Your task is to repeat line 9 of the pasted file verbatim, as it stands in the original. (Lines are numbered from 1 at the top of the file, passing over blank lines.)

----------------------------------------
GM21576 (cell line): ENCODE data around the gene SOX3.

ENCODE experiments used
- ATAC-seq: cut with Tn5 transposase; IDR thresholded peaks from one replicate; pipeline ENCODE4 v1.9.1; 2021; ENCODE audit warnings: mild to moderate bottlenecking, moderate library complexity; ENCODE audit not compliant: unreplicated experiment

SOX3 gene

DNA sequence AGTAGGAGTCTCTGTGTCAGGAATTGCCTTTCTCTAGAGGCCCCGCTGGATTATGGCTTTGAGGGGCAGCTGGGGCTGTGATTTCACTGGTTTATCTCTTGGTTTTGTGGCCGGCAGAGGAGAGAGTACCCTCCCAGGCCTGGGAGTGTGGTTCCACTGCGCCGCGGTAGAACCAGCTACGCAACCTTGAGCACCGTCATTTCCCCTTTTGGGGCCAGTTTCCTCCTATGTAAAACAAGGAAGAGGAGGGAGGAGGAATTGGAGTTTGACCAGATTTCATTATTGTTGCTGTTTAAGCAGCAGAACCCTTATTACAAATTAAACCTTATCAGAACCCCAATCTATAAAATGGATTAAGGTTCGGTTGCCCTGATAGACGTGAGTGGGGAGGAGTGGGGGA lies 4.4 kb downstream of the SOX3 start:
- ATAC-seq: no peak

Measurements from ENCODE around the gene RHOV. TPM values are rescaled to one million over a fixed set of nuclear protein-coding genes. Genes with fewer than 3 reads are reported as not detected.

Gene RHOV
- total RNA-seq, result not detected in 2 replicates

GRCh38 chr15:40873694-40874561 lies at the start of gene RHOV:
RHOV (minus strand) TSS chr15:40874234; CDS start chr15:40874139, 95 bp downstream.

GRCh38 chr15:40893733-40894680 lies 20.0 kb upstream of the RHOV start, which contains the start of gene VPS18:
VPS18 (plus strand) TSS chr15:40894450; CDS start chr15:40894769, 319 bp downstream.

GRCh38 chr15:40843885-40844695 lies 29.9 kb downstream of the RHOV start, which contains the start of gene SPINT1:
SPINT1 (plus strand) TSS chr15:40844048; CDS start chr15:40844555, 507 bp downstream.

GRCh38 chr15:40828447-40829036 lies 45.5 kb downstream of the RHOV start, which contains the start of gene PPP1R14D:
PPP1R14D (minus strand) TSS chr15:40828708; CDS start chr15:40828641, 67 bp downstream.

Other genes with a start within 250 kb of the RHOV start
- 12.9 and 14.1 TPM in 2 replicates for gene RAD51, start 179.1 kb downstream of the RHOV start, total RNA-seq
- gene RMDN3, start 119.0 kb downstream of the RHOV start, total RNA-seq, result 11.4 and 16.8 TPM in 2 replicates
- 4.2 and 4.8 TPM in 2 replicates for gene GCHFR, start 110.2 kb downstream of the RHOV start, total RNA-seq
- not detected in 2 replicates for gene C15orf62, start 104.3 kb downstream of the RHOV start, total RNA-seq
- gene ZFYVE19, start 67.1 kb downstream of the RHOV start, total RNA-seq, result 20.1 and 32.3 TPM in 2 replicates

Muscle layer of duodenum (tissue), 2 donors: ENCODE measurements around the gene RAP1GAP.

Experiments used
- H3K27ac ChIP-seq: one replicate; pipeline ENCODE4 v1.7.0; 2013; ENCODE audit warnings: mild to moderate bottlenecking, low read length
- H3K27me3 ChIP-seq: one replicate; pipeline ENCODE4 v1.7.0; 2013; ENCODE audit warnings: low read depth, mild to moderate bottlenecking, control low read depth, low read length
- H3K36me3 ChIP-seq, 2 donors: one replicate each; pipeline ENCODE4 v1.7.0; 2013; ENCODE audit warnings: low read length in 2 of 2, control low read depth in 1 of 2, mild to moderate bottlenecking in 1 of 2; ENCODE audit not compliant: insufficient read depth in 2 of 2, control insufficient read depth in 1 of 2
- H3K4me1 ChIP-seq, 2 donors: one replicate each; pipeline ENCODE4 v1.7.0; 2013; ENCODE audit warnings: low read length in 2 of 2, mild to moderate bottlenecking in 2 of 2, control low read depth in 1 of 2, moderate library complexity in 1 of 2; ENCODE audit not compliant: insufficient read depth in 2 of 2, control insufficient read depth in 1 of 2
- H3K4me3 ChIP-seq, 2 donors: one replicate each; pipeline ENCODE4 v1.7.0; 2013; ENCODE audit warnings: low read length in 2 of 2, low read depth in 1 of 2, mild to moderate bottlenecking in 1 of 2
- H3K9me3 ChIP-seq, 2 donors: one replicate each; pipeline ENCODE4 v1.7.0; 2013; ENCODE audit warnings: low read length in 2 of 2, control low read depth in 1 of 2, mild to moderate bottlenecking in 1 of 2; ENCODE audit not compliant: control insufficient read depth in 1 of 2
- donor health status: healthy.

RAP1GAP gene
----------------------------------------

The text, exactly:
- total RNA-seq, result not detected in 2 replicates